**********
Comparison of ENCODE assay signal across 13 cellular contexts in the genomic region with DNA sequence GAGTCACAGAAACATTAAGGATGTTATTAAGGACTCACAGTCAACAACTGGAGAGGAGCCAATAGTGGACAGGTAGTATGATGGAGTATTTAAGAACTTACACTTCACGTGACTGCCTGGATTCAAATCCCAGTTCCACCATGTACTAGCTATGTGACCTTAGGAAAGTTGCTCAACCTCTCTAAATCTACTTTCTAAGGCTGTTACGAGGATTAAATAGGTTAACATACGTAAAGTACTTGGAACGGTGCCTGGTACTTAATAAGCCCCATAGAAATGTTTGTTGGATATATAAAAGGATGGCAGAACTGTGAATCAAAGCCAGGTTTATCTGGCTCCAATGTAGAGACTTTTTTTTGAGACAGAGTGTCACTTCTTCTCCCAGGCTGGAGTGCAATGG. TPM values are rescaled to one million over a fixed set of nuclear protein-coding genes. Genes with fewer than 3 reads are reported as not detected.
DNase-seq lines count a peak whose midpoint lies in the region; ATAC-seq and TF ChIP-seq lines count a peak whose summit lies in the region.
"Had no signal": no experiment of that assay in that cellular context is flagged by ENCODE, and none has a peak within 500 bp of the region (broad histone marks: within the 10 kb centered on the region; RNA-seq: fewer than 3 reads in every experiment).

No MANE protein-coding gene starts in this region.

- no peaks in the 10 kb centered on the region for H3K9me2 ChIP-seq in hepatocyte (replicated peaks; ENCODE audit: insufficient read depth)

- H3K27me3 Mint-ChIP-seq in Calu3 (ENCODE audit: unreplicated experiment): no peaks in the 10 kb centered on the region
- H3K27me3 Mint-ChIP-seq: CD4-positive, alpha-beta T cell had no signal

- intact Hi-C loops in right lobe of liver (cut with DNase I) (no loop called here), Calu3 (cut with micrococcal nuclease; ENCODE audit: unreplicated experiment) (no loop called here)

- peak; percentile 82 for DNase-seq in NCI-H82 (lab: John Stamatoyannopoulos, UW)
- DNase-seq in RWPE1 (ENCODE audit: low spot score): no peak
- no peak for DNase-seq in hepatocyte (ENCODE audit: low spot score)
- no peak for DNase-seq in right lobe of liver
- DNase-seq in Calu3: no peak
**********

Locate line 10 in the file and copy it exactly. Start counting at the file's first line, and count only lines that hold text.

- DNase-seq in RWPE1 (ENCODE audit: low spot score): no peak